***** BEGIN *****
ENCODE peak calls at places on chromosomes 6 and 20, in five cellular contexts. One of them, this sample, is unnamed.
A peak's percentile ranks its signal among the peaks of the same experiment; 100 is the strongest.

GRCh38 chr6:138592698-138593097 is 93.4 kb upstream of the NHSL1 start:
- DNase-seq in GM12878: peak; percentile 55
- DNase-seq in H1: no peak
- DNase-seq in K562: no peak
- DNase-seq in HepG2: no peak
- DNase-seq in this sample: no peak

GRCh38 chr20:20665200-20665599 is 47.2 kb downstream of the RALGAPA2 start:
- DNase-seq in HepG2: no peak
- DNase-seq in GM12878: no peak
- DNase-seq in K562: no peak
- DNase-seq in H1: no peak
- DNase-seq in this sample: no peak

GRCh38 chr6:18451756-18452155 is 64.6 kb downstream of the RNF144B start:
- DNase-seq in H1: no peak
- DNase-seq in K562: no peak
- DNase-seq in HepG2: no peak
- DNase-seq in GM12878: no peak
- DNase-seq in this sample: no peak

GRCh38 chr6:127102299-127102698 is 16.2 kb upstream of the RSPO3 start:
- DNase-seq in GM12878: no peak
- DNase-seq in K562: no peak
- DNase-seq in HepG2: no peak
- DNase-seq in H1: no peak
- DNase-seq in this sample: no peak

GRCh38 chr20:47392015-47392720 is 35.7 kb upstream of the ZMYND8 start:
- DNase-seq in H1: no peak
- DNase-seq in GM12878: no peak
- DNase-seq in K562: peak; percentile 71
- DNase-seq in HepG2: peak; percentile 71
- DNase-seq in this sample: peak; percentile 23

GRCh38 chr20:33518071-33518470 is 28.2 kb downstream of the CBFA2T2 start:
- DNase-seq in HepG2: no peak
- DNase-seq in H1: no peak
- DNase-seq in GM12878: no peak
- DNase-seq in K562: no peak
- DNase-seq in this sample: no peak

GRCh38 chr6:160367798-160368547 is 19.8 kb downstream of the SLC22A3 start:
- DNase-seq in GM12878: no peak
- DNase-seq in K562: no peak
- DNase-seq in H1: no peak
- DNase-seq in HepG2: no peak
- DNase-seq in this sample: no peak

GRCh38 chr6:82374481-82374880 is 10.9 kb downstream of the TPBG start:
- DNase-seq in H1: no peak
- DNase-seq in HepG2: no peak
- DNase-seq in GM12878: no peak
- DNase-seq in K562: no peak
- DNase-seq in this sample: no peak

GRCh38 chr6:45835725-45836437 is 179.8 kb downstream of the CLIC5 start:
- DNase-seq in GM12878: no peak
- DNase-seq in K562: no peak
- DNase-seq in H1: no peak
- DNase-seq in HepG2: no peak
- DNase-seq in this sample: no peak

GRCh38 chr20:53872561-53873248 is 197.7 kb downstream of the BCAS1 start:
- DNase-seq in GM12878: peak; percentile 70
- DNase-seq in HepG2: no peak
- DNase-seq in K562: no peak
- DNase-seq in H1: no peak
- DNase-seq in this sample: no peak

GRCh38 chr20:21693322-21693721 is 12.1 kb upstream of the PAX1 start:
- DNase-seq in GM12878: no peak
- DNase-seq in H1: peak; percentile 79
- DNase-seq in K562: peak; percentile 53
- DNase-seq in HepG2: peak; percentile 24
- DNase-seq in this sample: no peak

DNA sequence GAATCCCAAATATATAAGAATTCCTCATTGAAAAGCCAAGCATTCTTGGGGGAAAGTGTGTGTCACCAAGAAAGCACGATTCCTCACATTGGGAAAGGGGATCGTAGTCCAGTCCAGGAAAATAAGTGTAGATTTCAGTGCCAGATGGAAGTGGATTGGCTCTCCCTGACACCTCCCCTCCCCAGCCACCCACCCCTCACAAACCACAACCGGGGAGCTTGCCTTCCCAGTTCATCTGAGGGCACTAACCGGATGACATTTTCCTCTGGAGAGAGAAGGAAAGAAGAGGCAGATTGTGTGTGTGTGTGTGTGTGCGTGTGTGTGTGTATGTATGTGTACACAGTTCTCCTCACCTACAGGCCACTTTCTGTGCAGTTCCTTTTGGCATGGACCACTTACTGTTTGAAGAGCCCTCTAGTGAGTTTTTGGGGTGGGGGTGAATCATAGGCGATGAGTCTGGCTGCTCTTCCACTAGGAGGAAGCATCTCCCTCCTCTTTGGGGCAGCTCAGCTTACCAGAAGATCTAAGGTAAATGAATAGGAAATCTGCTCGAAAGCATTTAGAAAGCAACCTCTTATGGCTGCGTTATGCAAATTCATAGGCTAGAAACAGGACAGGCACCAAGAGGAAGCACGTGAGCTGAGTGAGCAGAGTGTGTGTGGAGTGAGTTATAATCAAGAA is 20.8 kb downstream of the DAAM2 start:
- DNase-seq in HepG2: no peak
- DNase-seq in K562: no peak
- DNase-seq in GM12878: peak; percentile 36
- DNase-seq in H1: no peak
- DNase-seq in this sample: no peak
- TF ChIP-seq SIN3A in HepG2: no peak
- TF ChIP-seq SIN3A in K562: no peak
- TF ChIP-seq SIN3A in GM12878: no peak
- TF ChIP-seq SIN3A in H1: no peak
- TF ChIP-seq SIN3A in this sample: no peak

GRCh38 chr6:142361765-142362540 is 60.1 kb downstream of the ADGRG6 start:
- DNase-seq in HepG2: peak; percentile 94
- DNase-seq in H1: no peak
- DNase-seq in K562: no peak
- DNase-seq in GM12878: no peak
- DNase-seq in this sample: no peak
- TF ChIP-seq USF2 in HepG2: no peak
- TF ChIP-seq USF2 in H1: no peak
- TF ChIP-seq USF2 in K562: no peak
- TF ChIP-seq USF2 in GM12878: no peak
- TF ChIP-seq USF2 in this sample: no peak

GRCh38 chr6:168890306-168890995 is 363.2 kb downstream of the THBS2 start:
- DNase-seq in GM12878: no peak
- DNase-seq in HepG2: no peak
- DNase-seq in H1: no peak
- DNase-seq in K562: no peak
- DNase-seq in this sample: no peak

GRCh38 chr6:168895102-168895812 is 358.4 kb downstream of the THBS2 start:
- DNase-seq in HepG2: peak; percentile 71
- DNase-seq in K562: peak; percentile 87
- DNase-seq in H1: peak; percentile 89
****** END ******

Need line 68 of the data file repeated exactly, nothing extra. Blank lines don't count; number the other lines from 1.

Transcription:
- DNase-seq in this sample: no peak